The Pentagon kept running into bad sexual-assault news last week: the Army’s top sex-crimes prosecutor was suspended from his post following a female subordinate’s claim that Lieut. Colonel Joseph Morse groped her at a sexual-assault conference. Army Brigadier General Jeffrey Sinclair pleaded guilty to adultery and possessing pornography on the eve of his trial on sexual-assault charges. Army Sergeant First Class Michael McClendon pleaded guilty in a case accusing him of videotaping female West Point cadets in showers and locker rooms, and was sentenced to 33 months imprisonment.
But none of this seemed to matter across the Potomac River. On Thursday, the Senate derailed a push to reform military justice by stripping commanders of the responsibility for prosecuting sexual assaults and other crimes, and giving it to military lawyers to prosecute. On Monday, the Senate is expected to pass milder reforms.
So what gives? Opponents of last week’s proposal — including the Pentagon and powerful members of the Armed Services Committee — said the change, championed by Senator Kirsten Gillibrand, a New York Democrat, would take too much clout away from commanders in their never-ending effort to promote good order and discipline in their ranks. “Too many of the members of the Senate have turned their back on these victims and survivors,” she said after the vote. She has pledged to try again, perhaps next year after the midterm elections change the Senate’s makeup.
The Senate is expected to approve lesser changes — among them making retaliation against an alleged victim a criminal act and barring commanders from reversing jury convictions — involving sexual assaults in the military. Senator Claire McCaskill, a Missouri Democrat, led the charge for the Victims Protection Act with backing from Democratic Michigan Senator Carl Levin, chairman of the Armed Services Committee, and the Pentagon brass. “This debate has been about one thing: getting the policy right to best protect and empower victims, and boost prosecutions of predators,” McCaskill said. “I believe we’re on the cusp of achieving that goal.”
But it’s worth noting that Gillibrand’s Military Justice Improvement Act lost while garnering 55 Senate votes (including 17 of 20 female Senators) — a majority. That’s because it needed 60 votes to thwart a filibuster. “The American people know that a majority of 100 is 51,” says Eugene Fidell, a lecturer on military law at Yale Law School and former president of the National Institute of Military Justice. He argues that the Pentagon and key lawmakers opposed Gillibrand’s measure because it called for wholesale change in the Pentagon’s legal system, not just those pertaining to sexual assaults. “The military wasn’t worked up when this was about sexual assault,” he says. “The military only got worked up when it was about the role of command.”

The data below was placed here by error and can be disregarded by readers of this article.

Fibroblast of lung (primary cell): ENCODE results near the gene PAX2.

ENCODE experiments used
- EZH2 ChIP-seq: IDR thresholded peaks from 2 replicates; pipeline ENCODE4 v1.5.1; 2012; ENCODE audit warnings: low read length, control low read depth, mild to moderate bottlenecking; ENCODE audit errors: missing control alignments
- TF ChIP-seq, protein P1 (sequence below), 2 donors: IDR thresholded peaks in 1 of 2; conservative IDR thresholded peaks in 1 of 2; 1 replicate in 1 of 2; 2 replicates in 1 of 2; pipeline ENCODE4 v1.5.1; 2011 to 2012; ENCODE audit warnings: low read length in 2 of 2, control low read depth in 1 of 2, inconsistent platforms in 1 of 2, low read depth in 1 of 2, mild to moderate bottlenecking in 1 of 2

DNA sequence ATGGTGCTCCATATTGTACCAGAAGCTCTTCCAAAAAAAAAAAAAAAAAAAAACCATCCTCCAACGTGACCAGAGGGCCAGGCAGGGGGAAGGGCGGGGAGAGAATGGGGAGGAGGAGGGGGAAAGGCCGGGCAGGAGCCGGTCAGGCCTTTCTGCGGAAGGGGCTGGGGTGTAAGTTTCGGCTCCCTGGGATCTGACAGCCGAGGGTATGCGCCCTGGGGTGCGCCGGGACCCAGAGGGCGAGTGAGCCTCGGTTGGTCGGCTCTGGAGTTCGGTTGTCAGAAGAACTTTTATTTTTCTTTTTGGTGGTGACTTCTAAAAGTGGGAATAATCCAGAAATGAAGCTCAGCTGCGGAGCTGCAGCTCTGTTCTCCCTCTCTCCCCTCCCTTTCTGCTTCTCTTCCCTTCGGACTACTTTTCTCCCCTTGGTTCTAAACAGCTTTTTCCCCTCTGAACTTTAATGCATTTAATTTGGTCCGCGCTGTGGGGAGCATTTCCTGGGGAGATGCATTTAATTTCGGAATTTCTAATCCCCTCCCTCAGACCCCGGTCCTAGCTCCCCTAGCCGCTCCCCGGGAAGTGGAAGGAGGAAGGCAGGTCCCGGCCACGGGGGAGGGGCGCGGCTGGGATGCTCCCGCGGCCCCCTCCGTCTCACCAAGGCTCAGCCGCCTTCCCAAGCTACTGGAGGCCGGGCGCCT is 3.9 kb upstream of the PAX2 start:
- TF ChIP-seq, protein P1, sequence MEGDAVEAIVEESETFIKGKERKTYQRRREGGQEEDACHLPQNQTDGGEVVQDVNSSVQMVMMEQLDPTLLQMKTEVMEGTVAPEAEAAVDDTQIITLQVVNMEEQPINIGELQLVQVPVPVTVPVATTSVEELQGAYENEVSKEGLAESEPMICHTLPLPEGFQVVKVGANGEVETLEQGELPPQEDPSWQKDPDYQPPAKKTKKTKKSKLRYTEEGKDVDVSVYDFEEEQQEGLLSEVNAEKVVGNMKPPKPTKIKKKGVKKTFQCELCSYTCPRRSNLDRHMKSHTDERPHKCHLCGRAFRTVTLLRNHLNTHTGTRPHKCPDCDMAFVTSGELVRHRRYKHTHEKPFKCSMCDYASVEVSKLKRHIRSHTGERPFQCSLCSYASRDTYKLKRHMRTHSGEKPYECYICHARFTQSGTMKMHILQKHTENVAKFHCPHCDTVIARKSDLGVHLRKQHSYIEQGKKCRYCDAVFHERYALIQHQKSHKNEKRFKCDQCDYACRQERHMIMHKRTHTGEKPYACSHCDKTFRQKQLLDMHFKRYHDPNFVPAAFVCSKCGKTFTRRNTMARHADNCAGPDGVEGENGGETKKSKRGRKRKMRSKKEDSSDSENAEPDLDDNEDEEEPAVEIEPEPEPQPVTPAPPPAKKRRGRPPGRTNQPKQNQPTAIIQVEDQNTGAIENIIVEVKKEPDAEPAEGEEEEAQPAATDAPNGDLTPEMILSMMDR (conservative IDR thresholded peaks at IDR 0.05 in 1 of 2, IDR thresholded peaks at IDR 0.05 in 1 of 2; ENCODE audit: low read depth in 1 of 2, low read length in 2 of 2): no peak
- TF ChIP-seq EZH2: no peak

One female Army veteran doesn’t think taking decisions whether or not to prosecute from the chain of command is necessarily the answer. “The controversy over sexual assault in the Army will not go away, to my chagrin and those of my fellow soldiers,” says Elspeth Ritchie, who left the service in 2010 as a colonel after 24 years in uniform. “However, the problem will not be solved simply by changing the decision on who prosecutes.” Ritchie, a psychiatrist, believes there is no one-size-fits-all answer. “If we look at sexual assault as an occupational hazard, we see that different strategies are needed for prevention in the varying scenarios.” Alcohol consumption is often a trigger and needs to be curbed, she says. And predators in the ranks need to be rooted out while keeping young soldiers out of situations where predators can strike.
Last year, the Pentagon reported a 35% jump from 2010 to 2012 in reported sexual assaults. Using anonymous surveys, the department estimated that the total number of “unwanted sexual contacts” had risen from 19,300 in 2010 to 26,000 two years later. The persistence of sexual abuse in the U.S. military is a stain that decades of effort have failed to stop or even reduce. It’s a problem that crops up time and again, often unexpectedly, when skimming Pentagon reports.
In 2010, for example, a special Defense Department task force completed a yearlong study into the causes of suicide among members of the military. It dedicated its efforts to those who had killed themselves, and offered several vignettes of what led them to take their lives. One told the tale of an unnamed Army private, the daughter of an Army chaplain:
She was 19.